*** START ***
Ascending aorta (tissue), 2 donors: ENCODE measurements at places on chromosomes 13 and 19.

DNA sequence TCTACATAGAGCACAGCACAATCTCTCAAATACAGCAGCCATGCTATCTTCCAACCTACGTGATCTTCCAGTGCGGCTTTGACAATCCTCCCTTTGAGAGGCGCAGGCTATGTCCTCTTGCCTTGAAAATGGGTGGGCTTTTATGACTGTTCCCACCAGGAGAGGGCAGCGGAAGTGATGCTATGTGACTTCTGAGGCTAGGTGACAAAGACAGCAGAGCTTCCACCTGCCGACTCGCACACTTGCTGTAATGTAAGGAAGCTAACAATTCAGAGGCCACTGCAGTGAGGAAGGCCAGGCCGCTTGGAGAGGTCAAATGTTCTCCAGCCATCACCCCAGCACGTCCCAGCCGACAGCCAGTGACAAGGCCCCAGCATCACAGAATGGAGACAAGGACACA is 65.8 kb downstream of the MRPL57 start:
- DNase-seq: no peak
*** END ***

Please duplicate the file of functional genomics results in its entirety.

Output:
Ascending aorta (tissue), 2 donors: ENCODE measurements at places on chromosomes 13 and 19.

DNA sequence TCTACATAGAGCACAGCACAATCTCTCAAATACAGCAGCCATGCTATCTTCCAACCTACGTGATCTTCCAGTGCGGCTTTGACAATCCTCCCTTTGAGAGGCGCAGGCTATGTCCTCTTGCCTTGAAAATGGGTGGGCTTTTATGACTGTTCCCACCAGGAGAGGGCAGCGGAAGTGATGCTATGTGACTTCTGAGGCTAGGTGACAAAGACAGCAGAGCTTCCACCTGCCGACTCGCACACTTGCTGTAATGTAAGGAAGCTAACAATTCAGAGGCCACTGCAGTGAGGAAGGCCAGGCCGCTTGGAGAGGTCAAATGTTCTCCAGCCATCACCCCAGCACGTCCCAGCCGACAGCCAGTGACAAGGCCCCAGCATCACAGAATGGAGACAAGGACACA is 65.8 kb downstream of the MRPL57 start:
- DNase-seq: no peak